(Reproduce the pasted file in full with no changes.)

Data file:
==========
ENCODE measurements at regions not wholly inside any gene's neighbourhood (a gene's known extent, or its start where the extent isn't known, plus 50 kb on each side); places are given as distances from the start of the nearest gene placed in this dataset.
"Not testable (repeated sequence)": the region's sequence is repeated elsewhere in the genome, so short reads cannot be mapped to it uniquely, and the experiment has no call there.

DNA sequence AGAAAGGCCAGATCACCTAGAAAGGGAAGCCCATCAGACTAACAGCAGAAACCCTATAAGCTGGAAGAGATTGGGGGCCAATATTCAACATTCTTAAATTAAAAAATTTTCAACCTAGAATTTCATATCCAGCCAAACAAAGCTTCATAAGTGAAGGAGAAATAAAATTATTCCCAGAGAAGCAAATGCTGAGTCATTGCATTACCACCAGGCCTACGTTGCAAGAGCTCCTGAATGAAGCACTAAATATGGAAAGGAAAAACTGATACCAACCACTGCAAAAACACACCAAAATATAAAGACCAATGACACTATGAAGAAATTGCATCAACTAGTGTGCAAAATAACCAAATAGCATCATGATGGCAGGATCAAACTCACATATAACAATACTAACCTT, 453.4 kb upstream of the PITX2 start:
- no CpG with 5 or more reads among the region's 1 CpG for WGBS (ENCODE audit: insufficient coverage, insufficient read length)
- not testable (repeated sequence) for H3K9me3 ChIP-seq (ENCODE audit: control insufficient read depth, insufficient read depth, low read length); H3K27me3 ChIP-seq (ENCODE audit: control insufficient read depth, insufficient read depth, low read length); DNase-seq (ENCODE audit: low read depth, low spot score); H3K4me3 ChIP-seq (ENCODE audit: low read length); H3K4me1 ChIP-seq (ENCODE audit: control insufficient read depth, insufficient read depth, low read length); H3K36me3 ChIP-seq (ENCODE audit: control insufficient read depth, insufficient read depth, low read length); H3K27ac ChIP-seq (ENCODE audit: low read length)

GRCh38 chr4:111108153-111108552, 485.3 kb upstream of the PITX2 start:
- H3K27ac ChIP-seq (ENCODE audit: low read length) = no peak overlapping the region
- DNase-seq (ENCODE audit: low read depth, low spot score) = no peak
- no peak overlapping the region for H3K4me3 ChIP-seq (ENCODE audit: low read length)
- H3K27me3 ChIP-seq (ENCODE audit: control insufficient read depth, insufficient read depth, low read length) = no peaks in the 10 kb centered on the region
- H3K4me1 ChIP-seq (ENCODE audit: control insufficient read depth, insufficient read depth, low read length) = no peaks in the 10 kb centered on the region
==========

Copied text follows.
ENCODE measurements at regions not wholly inside any gene's neighbourhood (a gene's known extent, or its start where the extent isn't known, plus 50 kb on each side); places are given as distances from the start of the nearest gene placed in this dataset.
"Not testable (repeated sequence)": the region's sequence is repeated elsewhere in the genome, so short reads cannot be mapped to it uniquely, and the experiment has no call there.

DNA sequence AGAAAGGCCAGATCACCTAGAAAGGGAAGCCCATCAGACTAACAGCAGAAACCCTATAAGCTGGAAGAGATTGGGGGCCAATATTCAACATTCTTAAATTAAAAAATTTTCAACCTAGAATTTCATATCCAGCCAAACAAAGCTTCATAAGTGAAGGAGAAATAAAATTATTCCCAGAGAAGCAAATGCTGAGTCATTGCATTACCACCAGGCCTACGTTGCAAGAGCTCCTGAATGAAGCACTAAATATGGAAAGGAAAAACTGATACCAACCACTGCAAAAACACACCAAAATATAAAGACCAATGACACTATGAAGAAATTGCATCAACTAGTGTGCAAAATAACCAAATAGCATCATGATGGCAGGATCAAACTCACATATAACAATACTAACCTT, 453.4 kb upstream of the PITX2 start:
- no CpG with 5 or more reads among the region's 1 CpG for WGBS (ENCODE audit: insufficient coverage, insufficient read length)
- not testable (repeated sequence) for H3K9me3 ChIP-seq (ENCODE audit: control insufficient read depth, insufficient read depth, low read length); H3K27me3 ChIP-seq (ENCODE audit: control insufficient read depth, insufficient read depth, low read length); DNase-seq (ENCODE audit: low read depth, low spot score); H3K4me3 ChIP-seq (ENCODE audit: low read length); H3K4me1 ChIP-seq (ENCODE audit: control insufficient read depth, insufficient read depth, low read length); H3K36me3 ChIP-seq (ENCODE audit: control insufficient read depth, insufficient read depth, low read length); H3K27ac ChIP-seq (ENCODE audit: low read length)

GRCh38 chr4:111108153-111108552, 485.3 kb upstream of the PITX2 start:
- H3K27ac ChIP-seq (ENCODE audit: low read length) = no peak overlapping the region
- DNase-seq (ENCODE audit: low read depth, low spot score) = no peak
- no peak overlapping the region for H3K4me3 ChIP-seq (ENCODE audit: low read length)
- H3K27me3 ChIP-seq (ENCODE audit: control insufficient read depth, insufficient read depth, low read length) = no peaks in the 10 kb centered on the region
- H3K4me1 ChIP-seq (ENCODE audit: control insufficient read depth, insufficient read depth, low read length) = no peaks in the 10 kb centered on the region